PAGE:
S13, a similar fanless system (only with Intel graphics and lacking
an optical drive), the IONITX clearly delivers better video playback performance
and power consumption. The GMA950 IGP lacks hardware acceleration for video
playback so the D945GCLF2 board in the S13 could play only H.264 video. Using
the same Atom N330 processor, the Nvidia’s ION platform seems to be more energy
efficient than Intel’s.
Vista: Aero & Color Depth
Another oddity we encountered was the inability of the system to run at 32-bit
color depth and/or Vista’s Aero GUI at 1920×1200 resolution. After some investigation
we found that the IGP needed to be assigned 512MB of memory to overcome this
With 128MB or 256MB of video memory assigned, the system would only allow 32-bit
color and the enabling of Aero at 1920 x 1080 resolution or lower. While this
may not be a significant problem for many users, we find this unusual because
every IGP we’ve tested in the last year or so, even those slower than GeForce
9300/9400, has been able to produce 32-bit color at 1920 x 1200 resolution with
only 128MB of video memory.
We also noticed that the system took a noticeably long time to boot into Vista,
at least compared to the XP install on the mCubed HFX Micro S13. Once booted
up however, the system was as responsive as any dual core system tested
in the past.
In our open air test platform, the IONITX ran passively without any difficulty.
We stressed both the CPU and GPU for half an hour and the system continued chugging
along. The hottest point on the board’s heatsink stabilized at 69°C according
to an IR thermometer in our 22°C testing room.
The internal sensors registered maximum GPU and CPU temperatures of 66°C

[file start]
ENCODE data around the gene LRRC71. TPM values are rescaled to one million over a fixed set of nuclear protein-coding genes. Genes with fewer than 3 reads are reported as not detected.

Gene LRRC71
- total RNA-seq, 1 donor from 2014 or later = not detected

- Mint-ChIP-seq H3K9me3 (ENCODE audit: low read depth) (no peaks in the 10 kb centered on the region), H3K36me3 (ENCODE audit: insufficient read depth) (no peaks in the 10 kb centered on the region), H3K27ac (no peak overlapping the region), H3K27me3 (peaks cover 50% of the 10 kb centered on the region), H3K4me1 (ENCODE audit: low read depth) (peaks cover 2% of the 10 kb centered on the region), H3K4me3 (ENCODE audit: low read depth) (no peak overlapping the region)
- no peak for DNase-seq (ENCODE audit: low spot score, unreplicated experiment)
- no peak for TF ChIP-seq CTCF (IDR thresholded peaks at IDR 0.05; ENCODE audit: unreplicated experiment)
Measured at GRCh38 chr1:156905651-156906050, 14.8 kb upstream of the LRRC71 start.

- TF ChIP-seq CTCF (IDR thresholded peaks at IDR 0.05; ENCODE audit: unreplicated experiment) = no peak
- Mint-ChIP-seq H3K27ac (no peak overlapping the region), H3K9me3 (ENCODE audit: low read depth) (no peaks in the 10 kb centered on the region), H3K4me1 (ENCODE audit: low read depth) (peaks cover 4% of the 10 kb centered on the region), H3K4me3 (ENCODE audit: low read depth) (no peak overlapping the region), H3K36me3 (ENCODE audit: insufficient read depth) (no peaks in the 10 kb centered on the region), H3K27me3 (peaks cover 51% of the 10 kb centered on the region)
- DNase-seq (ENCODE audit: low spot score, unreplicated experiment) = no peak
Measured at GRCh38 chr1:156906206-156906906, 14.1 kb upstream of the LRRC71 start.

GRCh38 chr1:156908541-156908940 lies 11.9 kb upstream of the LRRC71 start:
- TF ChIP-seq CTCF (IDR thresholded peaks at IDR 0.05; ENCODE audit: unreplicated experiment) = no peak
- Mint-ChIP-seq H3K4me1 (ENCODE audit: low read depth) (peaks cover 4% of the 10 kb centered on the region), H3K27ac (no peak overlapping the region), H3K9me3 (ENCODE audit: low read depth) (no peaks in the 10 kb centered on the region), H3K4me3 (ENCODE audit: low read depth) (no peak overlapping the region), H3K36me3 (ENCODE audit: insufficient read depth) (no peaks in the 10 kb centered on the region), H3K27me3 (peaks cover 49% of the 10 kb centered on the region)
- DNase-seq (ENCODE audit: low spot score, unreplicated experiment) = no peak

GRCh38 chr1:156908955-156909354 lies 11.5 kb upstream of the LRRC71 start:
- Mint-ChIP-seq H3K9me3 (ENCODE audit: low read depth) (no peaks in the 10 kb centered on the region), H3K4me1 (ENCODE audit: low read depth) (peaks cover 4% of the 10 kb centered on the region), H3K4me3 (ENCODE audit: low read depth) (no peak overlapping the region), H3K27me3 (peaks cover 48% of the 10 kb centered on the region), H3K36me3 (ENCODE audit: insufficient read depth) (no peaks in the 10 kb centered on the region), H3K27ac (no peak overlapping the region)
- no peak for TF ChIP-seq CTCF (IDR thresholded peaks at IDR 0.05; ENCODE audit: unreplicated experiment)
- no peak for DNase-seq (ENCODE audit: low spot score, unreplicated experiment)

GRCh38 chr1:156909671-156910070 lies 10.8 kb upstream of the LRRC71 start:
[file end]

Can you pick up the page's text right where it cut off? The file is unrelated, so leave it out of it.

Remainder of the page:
and 75°C respectively. Assuming the board is used in a case with decent
airflow, we would have no qualms about running it passively. A completely fanless system probably unrealistic unless the case is very well ventilated and the ambient room temperature always stays low.
Despite the fact that the IONITX has a PWM fan header, it does not provide
any sort of fan control. Fans plugged into the board run at 12V. SpeedFan also
does not support fan control on the IONITX.
The fan Zotac included with the IONITX is a bit loud and produces a lot of
bearing noise. It is very quiet at 9V or 7V, but it cannot be controlled
by the board via the BIOS or software.
An interesting twist to the IONITX is its ability to overclock its Atom processor
— something we’re sure Intel never intended. With a fan sitting on top
of the board’s heatsink (to rule out overheating as the cause of any instability
encountered), we managed to overclock the Atom N330 to 2.0 GHz. 2.1 GHz was
unstable and 2.2GHz resulted in almost instantaneous blue screen of death.
We used the board’s WiFi module to download 100 MB or so of Vista updates and
it gave us a consistent 4 bars of signal strength throughout at a distance of
about 25 feet from our lab’s wireless 802.11g router. We did not notice any
disconnections or other abnormalities during the brief time we tested the wireless
functionality. The module’s power consumption was very low, adding only
1W to the system’s idle power when it was enabled and connected
to the wireless network.
To get an estimate of how well each board’s integrated graphics plays
games, we ran 3DMark05/06. As synthetic benchmarks they have limited value,
but they give a rough idea of how well an IGP performs.
3D Performance: Futuremark Comparison
Zotac GeForce 8200-ITX
Asus M3N78 Pro
HD 3300 (Sideport)
Zotac GeForce 9300-ITX
All results with 2GB of system RAM and 256MB of